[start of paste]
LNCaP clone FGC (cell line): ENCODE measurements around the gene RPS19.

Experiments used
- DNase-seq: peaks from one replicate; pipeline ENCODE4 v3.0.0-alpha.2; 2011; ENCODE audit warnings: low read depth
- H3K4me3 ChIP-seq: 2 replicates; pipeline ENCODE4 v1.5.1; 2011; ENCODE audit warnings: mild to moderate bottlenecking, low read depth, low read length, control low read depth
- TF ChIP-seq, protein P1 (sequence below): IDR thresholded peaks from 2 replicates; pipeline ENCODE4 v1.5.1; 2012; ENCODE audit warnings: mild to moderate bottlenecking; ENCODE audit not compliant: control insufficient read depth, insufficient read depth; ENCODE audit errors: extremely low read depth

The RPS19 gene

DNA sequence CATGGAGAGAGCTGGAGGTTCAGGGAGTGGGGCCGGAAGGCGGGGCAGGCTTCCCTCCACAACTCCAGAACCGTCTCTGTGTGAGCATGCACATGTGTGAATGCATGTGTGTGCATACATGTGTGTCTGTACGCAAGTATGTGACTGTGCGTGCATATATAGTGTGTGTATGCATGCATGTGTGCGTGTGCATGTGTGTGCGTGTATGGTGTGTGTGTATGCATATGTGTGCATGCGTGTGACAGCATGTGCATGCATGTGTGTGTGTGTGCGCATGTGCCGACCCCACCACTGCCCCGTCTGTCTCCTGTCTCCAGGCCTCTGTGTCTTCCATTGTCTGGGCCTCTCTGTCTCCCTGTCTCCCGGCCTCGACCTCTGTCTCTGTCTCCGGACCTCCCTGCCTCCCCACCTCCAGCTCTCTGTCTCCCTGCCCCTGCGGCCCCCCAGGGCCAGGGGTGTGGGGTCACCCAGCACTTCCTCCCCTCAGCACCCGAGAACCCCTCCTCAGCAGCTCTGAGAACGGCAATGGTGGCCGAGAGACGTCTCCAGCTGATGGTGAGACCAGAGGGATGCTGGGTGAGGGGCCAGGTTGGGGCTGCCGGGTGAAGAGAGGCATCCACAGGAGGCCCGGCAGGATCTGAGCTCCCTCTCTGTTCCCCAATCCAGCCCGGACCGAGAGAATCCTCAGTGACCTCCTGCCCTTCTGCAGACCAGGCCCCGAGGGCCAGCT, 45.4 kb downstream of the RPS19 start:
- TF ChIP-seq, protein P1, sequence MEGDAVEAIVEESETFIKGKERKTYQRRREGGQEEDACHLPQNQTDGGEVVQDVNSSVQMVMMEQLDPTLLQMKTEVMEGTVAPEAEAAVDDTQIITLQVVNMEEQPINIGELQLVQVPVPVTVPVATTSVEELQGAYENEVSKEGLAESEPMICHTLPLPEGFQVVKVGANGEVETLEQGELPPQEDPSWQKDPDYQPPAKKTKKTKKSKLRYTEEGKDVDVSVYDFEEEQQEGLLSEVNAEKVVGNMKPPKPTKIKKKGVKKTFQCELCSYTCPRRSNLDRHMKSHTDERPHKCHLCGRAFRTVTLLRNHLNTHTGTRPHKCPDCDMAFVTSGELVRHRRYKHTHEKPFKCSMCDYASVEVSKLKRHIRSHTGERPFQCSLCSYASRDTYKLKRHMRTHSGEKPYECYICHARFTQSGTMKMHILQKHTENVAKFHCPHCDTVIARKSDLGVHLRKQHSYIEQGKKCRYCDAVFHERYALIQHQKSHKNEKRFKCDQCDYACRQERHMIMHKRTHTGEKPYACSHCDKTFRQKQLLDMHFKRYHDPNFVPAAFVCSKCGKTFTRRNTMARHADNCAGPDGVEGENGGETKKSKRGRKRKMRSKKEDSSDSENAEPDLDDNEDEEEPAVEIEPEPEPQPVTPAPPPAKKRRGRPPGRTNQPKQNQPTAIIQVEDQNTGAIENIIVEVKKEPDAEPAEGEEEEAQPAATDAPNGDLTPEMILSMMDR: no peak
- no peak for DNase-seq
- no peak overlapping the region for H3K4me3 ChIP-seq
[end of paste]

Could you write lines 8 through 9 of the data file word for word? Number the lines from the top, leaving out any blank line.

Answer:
- TF ChIP-seq, protein P1, sequence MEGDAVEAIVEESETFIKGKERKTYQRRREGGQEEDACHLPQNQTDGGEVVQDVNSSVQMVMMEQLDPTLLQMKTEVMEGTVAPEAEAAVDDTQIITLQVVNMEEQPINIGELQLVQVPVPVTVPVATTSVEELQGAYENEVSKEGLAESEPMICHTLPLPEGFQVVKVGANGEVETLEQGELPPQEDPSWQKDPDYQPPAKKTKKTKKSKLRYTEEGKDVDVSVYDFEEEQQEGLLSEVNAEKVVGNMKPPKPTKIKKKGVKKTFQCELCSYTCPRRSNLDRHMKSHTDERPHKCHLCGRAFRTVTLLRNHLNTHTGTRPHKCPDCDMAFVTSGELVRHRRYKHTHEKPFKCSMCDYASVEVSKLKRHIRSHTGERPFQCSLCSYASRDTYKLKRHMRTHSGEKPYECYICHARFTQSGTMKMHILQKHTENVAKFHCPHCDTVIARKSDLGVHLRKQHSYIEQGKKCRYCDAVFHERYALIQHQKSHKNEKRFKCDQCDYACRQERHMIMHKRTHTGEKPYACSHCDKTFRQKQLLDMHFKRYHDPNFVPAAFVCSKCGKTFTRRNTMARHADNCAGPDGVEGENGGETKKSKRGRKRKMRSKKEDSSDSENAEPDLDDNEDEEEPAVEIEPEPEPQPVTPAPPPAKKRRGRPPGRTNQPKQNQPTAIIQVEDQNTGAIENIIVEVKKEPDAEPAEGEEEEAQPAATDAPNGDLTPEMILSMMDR: no peak
- no peak for DNase-seq